Not that you mention it, you’re right. I didn’t notice that when I looked this up myself.
So, basically what you found on jisho. Seems to be somewhat of a set phrase.
Found this next one also as a set phrase on weblio, with the 2nd meaning they give fitting the situation well I think: 想像していたより実際は容易だったという表現
The kanji they use is 易しい, which is usually read やさしい. I think やすし may just be a colloquial or older form of the verb that is (or was?) commonly or at least sometimes used in set phrases.
I think this part references to the part a week or two back (or was it?) where they joke about everyone dying around them. Now he’s saying, even if they’re together, their bad luck combined may just mean that she still won’t be happy… because people will keep dying, I inferred. Not necessarily this drastic/dramatic, but they did joke about that.
Pretty sure this カマ is a cauldron. I think I’ve heard of a folk tale where there’s a big cauldron in hell… This here might be it, though I haven’t done more than read the sentences containing カマ. The first one in the story is … a farming tool that I vforgot the English name for. The story is called 地獄の暴れ者.
A note upfront: I don’t think みかげ agrees with her. She’s going the Japanese way of seeking harmony by not being confrontational. I think what’s happening is more that some of the things that other lady says make her remember other things. I think second guessing yourself and your past actions when someone accuses you like this isn’t too unusual. I sure do this too.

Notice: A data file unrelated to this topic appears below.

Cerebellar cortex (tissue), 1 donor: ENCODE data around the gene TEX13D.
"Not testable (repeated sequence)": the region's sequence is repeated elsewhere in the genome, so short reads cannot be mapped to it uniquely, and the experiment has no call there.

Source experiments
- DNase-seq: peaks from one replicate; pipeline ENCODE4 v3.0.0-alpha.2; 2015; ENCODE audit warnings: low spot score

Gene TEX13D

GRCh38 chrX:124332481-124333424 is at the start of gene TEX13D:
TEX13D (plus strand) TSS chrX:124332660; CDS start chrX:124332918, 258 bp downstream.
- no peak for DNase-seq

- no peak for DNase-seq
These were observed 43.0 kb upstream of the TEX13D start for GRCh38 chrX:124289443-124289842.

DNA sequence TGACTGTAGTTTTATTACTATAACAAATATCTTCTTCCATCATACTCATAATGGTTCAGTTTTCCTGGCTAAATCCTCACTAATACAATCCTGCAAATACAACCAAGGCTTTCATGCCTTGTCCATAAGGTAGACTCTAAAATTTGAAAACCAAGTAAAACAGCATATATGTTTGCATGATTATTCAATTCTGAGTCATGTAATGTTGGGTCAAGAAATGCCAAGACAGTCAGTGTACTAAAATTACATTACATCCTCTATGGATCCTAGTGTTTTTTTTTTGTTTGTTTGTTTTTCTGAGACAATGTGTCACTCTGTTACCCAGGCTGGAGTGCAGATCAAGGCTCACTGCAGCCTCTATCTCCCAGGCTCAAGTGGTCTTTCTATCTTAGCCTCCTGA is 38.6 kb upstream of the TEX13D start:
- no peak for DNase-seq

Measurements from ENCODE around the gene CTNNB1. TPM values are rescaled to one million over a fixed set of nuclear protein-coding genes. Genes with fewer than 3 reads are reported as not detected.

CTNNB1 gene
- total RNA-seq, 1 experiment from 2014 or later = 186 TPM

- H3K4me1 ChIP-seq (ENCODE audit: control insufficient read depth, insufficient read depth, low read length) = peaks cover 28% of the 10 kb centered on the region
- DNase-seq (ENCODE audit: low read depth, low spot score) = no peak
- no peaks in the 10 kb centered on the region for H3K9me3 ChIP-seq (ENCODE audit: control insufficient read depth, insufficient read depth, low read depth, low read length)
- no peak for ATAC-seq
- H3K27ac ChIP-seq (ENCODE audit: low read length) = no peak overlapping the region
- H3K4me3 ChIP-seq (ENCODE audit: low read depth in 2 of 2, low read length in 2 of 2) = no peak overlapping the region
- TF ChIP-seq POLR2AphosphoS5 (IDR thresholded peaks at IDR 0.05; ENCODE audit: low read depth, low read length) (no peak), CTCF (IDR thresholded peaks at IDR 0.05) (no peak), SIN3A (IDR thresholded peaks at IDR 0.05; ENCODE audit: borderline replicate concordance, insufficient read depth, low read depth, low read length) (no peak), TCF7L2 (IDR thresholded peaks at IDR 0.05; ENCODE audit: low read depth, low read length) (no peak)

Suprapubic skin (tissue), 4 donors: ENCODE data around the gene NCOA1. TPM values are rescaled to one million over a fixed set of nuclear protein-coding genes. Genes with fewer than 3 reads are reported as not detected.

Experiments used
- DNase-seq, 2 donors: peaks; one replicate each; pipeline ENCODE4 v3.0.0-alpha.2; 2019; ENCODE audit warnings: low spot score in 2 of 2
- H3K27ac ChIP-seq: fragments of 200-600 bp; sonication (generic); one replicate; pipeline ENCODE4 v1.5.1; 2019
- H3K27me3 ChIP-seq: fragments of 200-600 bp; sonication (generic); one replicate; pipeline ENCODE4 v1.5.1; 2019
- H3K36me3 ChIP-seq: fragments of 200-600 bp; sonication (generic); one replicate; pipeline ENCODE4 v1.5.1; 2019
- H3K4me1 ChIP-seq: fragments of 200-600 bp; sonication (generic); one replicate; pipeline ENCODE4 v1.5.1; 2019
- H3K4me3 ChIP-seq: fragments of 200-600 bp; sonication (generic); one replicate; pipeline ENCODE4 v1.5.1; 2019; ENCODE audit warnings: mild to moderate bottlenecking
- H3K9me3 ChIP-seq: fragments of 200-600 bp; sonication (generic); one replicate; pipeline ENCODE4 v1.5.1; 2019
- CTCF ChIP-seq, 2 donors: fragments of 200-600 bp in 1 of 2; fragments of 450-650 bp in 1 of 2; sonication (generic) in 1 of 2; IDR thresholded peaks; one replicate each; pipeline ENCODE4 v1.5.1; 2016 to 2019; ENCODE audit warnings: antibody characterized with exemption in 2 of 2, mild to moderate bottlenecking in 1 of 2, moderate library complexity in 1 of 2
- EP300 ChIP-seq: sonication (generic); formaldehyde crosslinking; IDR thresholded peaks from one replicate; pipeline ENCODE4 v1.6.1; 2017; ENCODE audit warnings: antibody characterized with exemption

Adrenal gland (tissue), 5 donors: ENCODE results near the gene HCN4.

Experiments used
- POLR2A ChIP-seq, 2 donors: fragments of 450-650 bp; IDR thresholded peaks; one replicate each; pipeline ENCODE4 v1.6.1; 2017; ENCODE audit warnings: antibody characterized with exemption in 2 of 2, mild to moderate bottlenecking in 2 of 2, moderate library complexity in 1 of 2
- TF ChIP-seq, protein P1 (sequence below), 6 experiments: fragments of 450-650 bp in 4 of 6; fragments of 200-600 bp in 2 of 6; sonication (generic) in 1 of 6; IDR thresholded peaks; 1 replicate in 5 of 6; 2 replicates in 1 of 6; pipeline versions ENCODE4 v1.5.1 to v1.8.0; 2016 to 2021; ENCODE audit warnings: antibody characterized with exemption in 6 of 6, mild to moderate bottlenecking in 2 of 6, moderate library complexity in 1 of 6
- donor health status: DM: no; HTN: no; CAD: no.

でも人はみんな、自分の気持ちの面倒は自分でみて生きているものです。Rather than telling her to just deal, I see this as a kind of opening statement. ‘People all care for their own feelings.’ I’m honestly not sure whether that もの nominalizes the statement (people are these kind of … people xD), or if it might not be ものです, as in stating a reason. It’s because of this that みかげ gets where she’s coming from.
あなたの言ってることの中に、たったひとつ、私の気持ちだけが入ってなかった。In what you’re saying, my feelings don’t come into it at all. (meaning, are not taken into consideration). The only thing is emphasizes that she hasn’t considered みかげ’s feelings even for a bit.
I think you’re translation’s fine. This ties in with all the rest above. She’s basically accusing her of judging her without even having talked to her. Like, ‘how come you know me well enough to know what kind of person I am, that I’m not thinking anything at all’ (this ties in with the previous sentence, her feelings haven’t been considered at all, like she has none. Unless there’s another one with actual 考える or sth mentioned? I don’t remember clearly enough)
Hope this helps! And yeah, I can’t remember her name either. xD I wouldn’t mind if she showed up again, though. First action scene!